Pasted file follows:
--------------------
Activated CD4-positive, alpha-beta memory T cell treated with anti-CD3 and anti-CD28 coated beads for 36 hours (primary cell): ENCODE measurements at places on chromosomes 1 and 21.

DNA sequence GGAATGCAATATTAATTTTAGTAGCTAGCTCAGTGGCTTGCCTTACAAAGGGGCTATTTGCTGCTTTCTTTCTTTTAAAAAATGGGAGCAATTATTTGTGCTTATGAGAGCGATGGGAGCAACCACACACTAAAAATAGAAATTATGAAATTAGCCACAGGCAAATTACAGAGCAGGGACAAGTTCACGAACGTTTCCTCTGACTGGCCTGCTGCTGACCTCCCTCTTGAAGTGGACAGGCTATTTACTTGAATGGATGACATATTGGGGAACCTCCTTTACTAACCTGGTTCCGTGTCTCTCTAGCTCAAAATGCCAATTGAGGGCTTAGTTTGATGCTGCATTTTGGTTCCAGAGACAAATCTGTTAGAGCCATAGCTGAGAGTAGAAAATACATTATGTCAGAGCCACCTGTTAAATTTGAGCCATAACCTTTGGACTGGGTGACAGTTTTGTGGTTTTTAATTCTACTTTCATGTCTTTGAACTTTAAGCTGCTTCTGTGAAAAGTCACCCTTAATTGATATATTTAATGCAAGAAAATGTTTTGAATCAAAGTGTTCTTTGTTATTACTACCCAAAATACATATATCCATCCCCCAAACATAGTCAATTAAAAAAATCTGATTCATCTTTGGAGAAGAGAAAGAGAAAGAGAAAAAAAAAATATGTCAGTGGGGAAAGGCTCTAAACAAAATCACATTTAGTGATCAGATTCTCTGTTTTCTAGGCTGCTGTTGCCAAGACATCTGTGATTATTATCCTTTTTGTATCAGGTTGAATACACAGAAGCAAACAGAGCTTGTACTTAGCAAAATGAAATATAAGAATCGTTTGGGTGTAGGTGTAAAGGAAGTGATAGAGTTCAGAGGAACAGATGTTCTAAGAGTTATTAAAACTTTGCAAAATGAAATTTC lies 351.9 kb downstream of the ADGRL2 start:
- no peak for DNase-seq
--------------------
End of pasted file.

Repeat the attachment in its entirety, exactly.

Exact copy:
Activated CD4-positive, alpha-beta memory T cell treated with anti-CD3 and anti-CD28 coated beads for 36 hours (primary cell): ENCODE measurements at places on chromosomes 1 and 21.

DNA sequence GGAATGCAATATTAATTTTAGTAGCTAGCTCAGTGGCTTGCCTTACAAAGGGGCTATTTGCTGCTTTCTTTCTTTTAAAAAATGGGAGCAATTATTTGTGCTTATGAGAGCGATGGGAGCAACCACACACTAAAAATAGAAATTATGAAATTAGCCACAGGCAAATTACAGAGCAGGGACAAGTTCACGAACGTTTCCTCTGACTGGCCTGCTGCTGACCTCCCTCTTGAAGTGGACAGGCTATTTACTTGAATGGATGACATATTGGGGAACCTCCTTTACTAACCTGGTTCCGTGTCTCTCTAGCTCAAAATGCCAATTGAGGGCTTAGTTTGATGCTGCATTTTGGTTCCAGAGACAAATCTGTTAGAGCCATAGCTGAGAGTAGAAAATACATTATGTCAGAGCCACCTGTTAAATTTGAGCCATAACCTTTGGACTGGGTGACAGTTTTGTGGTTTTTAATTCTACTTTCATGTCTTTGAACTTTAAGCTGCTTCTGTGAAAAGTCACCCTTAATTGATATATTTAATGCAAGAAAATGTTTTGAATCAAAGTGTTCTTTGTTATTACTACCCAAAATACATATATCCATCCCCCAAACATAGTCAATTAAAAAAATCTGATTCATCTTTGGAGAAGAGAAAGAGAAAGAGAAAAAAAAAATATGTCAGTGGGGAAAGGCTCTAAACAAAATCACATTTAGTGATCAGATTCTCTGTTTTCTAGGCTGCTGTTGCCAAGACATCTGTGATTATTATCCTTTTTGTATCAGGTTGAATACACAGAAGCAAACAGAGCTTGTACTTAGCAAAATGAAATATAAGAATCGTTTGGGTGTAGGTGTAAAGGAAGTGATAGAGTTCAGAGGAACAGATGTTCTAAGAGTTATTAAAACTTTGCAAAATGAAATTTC lies 351.9 kb downstream of the ADGRL2 start:
- no peak for DNase-seq